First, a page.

For about 30 or 35 years, we move through the Stage of Productivity, or what is like a first round of adulthood, almost on automatic pilot, almost lost within the process of everyday living.
And then one day … it happens.
We have a Moment of Awakening.
Your Moment of Awakening
Everyone’s is different. It might be the day your husband asks you for a divorce. Or the day your boss announces the company is going bankrupt and your pension just imploded. Or you have a health scare when you find a lump in your breast—regardless of the outcome. It might be the day you realize you’re fully in menopause and you mourn your body’s reproductive magic.
Or maybe something has just been bothering you, niggling at the back of your mind, and tonight you sit bolt upright in bed and say, “Good God, where have the years gone? I don’t have anything saved for retirement. If I don’t do something, I’m going to end up like a bag lady pushing a shopping cart through the streets!”
Whatever the trigger is for you, after your Moment of Awakening nothing is ever the same.
It’s the moment when you suddenly go from believing that life stretches to infinity, with no end in sight, to where you see that life is finite. You’ve faced your own mortality, perhaps for the first time.
But you also know that times have changed, and that women born when you were are expected to live easily into their eighties or nineties. This means that, while you’re looking at your “end game,” it’s not arriving for another 30 or 40 years. And the question is whether or not you’re financially ready to deal with this new reality.
At this time you have the power to write the storyline of the next stage of your life: the Stage of Values.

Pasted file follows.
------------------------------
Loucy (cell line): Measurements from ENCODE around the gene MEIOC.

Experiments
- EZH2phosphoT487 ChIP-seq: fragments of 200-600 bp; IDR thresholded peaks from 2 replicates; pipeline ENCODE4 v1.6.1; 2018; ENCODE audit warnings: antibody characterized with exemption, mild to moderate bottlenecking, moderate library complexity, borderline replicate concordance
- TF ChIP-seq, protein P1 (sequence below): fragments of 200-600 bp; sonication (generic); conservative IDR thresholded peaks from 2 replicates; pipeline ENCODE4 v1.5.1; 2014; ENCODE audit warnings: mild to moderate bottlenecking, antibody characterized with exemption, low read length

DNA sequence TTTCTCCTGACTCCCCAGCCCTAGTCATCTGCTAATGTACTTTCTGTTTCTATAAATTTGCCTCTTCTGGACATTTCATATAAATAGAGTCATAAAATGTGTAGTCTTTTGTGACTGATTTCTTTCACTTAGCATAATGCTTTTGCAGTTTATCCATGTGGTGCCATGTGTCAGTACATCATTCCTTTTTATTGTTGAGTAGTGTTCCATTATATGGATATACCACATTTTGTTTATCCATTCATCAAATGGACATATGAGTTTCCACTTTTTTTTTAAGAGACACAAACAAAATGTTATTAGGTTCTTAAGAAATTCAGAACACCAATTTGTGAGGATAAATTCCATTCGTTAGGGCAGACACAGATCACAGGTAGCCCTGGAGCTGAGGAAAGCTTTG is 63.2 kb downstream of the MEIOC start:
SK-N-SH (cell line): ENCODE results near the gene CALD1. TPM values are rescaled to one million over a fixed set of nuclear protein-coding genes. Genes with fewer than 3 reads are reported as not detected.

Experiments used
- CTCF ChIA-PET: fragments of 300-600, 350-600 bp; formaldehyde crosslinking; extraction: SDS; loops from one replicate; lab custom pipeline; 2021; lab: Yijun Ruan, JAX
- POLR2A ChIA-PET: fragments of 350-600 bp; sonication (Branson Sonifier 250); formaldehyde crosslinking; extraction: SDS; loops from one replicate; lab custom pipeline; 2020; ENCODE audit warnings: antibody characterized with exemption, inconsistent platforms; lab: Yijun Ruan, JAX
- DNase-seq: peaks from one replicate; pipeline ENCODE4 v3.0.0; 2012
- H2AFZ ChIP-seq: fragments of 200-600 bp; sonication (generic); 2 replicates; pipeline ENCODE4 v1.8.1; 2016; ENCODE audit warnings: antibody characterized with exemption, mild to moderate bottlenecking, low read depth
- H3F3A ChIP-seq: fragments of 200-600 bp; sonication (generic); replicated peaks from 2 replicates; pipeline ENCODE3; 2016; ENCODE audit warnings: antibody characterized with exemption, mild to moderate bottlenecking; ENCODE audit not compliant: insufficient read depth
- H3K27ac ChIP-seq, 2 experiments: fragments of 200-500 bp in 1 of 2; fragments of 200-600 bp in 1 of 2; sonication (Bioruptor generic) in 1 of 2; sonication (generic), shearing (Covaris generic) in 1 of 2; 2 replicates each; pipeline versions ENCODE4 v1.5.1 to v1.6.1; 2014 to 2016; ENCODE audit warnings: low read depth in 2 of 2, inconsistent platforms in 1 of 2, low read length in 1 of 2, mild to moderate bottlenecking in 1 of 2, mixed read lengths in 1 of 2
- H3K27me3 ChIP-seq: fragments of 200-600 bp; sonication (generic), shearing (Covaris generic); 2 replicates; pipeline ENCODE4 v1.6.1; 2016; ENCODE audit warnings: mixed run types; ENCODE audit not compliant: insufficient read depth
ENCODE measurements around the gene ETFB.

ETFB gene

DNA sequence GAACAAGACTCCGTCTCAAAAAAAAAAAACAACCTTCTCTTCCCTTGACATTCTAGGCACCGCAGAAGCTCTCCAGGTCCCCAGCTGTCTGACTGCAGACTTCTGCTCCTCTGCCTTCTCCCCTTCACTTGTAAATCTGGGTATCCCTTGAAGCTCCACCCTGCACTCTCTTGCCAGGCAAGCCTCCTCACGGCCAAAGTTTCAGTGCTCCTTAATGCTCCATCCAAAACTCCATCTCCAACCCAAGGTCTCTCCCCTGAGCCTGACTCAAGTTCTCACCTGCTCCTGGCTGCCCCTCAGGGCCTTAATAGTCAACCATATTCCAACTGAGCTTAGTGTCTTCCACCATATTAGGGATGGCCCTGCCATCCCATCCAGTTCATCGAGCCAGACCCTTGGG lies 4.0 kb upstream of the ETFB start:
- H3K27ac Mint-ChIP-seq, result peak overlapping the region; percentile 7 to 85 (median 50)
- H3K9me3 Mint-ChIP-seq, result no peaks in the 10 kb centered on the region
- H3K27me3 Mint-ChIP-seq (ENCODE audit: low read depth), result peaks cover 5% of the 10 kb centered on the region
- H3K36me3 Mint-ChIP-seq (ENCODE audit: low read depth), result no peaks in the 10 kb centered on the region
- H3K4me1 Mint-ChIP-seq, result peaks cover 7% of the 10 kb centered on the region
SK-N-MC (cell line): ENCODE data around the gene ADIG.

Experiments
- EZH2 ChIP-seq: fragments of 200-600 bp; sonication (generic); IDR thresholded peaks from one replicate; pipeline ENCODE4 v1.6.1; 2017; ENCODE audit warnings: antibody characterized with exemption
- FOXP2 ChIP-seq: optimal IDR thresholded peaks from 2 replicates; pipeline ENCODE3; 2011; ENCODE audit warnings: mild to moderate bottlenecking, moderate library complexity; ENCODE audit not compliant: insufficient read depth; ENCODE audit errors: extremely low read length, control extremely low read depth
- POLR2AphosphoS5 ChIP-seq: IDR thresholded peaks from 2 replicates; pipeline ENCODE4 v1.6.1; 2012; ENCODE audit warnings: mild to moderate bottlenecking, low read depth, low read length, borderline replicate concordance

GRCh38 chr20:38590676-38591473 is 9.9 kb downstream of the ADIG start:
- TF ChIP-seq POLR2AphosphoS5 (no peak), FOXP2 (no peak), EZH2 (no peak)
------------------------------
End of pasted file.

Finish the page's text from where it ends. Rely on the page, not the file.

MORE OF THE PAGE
Stage of Values: Fifty-Plus and Beyond
In the past, as we looked beyond our working years, we used to think in terms of retirement. That definition came from what our parents experienced, what I call “The Old American Dream.” It was based on life-long employers and pension programs.
But the American Dream has been redefined over time. And, with our easy job hopping and love for instant gratification (hence, less savings), we helped redefine it.
Now it’s time to roll up our sleeves, look at creative ways to take what we have (or have left) and redefine our later years as well.
We started out with so many hopes and dreams. (And I believe we still carry many of them within us.) For many, this second adulthood is when we will get a second chance to play out our core values and fulfill our dreams, maybe slightly redefined.
The question is whether we’ll be able to afford to do so. And much of that depends on how we reacted to that Moment of Awakening.
Let us know in the Comments section below if you’ve had that Moment of Awakening and how that changed your life.
Bio: Sharon O’Day fixes financial lives. She is a tell-it-like-it-is money expert with a successful career in global finance, plus an MBA from the Wharton School. Today she specializes in getting entrepreneurial women over 50 back on their game so they can have more money, less stress and more joy. With her “Over Fifty and Financially Free” strategies, they take actions that lead to their ultimate goal: financial peace of mind.